The other source of resistance to reforms is rooted in the deepest part of society, in its culture and social psychology. This is, no more and no less, the conservatism emerging from a social system born of revolution. This conservatism nourishes resistance in times of crisis; it serves as glue to close ranks in defense of what has been won and to avoid strategic reverses; it allows the Revolution to survive necessary retreats; and it activates primordial instincts such as defense of nation, land, community, and family. It appeals for the preservation of fundamental rights, such as life, food, education, shelter; it warns against poverty, destitution, and lack of guaranteed access to “what belongs to each one of us.” This conservatism is expressed in a certain common-sense idea that sets in stone “what has been won” and, in so doing, puts “new gains” on indefinite hold, thus freezing socialism and the Revolution in a past where they were apparently not questioned. This conventional wisdom views the present as merely the lingering embers of a glorious and rich past, and not as a field of action, transformation and possibilities. Down deep, this conservatism resists promoting fundamental changes, and instead tries to defend what was.

In the logic of this conservative common sense, “the new” is, of course, seen as unstable, forced by circumstances, alien, unpredictable, full of traps, and dangerous. This defensive attitude is captured in folk sayings like, “Don’t leave the road for a path,” or “Don’t change horses in midstream.” Such resistance to political and cultural change is beautifully described by Machiavelli: “For the reformer has enemies in all those who profit by the old order, and only lukewarm defenders in all those who would profit by the new order, this lukewarmness arising partly from fear of their adversaries, who have the laws in their favor; and partly from the incredulity of mankind, who do not truly believe in anything new until they have had the actual experience of it” (Machiavelli 1993: 44).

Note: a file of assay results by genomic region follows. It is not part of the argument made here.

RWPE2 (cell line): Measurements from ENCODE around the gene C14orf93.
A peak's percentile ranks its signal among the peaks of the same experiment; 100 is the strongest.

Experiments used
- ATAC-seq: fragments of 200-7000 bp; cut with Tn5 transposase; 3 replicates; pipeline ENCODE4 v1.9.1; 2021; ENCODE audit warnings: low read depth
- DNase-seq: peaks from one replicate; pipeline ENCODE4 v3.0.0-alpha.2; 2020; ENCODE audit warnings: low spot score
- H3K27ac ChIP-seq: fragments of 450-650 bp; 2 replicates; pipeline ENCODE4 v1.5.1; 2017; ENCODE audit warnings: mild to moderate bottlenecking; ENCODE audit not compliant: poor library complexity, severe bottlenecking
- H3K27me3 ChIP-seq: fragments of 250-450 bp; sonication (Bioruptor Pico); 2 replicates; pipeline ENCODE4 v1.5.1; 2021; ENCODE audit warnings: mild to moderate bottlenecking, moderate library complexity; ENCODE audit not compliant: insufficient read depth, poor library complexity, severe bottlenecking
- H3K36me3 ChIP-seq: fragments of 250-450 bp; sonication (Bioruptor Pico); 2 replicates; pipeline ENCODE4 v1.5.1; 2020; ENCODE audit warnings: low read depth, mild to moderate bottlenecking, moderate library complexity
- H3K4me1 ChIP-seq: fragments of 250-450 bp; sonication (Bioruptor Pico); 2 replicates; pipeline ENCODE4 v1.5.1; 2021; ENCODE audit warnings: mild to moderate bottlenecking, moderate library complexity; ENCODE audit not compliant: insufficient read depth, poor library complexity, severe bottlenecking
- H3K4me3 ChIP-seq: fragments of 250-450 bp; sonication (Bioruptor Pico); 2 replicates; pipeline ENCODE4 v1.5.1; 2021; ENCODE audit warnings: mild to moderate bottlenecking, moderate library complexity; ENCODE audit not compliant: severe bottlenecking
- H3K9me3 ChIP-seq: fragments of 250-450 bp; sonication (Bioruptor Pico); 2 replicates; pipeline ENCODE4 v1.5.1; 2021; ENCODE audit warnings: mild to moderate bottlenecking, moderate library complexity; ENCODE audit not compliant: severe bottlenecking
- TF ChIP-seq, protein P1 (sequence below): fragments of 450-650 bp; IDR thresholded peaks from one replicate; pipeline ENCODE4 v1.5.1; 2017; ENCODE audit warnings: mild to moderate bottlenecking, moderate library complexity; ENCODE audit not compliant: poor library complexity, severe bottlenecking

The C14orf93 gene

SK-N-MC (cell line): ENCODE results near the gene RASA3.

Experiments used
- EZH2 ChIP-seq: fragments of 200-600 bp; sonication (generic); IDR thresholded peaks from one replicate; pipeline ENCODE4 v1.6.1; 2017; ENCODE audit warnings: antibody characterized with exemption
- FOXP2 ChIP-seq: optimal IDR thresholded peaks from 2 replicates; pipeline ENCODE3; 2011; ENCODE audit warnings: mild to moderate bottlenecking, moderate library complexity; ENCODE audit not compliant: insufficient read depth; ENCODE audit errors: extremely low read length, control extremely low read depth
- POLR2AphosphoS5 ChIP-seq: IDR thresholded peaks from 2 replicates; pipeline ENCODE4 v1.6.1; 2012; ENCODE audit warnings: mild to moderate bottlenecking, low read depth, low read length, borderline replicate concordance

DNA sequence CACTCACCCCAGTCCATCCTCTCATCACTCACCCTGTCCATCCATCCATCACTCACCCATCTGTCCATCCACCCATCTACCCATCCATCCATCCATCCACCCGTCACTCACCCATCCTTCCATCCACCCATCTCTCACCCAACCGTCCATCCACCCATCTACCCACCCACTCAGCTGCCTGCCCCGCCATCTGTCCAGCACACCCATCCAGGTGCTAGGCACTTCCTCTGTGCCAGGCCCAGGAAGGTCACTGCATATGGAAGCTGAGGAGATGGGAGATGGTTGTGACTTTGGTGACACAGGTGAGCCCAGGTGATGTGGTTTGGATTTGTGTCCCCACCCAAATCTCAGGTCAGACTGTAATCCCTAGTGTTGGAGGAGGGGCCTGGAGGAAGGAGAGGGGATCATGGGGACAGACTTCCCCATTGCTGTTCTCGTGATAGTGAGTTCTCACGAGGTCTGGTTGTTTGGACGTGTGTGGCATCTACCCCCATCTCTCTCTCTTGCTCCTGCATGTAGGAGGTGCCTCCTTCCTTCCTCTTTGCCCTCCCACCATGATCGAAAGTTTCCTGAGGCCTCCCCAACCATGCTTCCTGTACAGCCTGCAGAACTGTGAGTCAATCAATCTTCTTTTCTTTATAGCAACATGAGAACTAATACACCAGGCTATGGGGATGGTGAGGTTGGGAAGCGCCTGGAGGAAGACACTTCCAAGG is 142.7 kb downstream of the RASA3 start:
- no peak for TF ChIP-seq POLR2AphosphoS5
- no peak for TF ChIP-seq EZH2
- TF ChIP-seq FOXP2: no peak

Furthermore, reforms are not a panacea for “the desires and needs of the people.” For one thing, they produce “side-effects” which are inevitable given the logic and consistency of the package of recommended economic measures, and are undesirable for the majority of citizens. These side-effects are related to two basic issues – two sides of the same coin of democratic reforms. The first is, what effect these changes will have on the public, and especially on those living in poverty, whose numbers rose to 20% during the crisis, and to whom the State owes protection not only by means of a new social security program but also by a general reduction of poverty (Espina 2007). The second refers to the role of workers in making decisions concerning these reforms and their modalities. This raises a key question for many Cubans since their understanding of socialism – including policies within the system – continues to be intimately connected with interpreting the desires and needs of the majority of citizens.9 They demand full restitution of the purchasing power of their wages in pesos; access to the expanded but newly stratified consumer market; more efficient public services; restoration of levels of medical and educational services that existed prior to the crisis; and solutions to the problem of housing shortages and deterioration. They want People's Power, the Party, and state institutions to listen and respond to them, and above all, to resolve all these problems. Many are convinced that the State should guarantee them full access, and they blame the state for each and every daily misfortune (CIPS 2003; Espina 2007). Though they show a considerable willingness to cooperate with and support the system, they are by no means easy to govern.

In fact, beyond their differences in age, gender, skin color, social class, or political views on socialism, the majority shares an acute awareness about what they are due as citizens. Compared with 1959 or 1970, their educational level is much higher; they have become accustomed to the idea of equity. It seems normal to them to have a job and for their children to have full opportunities to study whatever they want, and although they no longer expect everything from the State, they believe the State exists to listen to them and resolve basic problems. They feel they have the right to demand, to complain and to get what they need, even if to do so they sometimes have to break the law.

For the majority of them, the issues of democracy and the role of civil society are not resolved by a multi-party system, or by merely being consulted on proposed legislation and mobilized for the implementation of policies. They want to decide and control politics from below. Their uncertainty about transition refers not to what is discussed outside of Cuba10 but rather to the reality the island has experienced since the decade of the 1990s. Keeping in mind those aspirations, it becomes evident that no political opposition group, inside or outside of Cuba, has the recognition, legitimacy, and authority to represent their will and their interests. Even less is this the case for organizations in the Cuban exile community – that heterogeneous mass of émigrés that has been accumulating especially in southern Florida – whose ability to project a democratic alternative for the island is nonexistent. Obviously, this opposition does not open any doors, quite the opposite.

Epilogue: “Many clear ideas and many questions”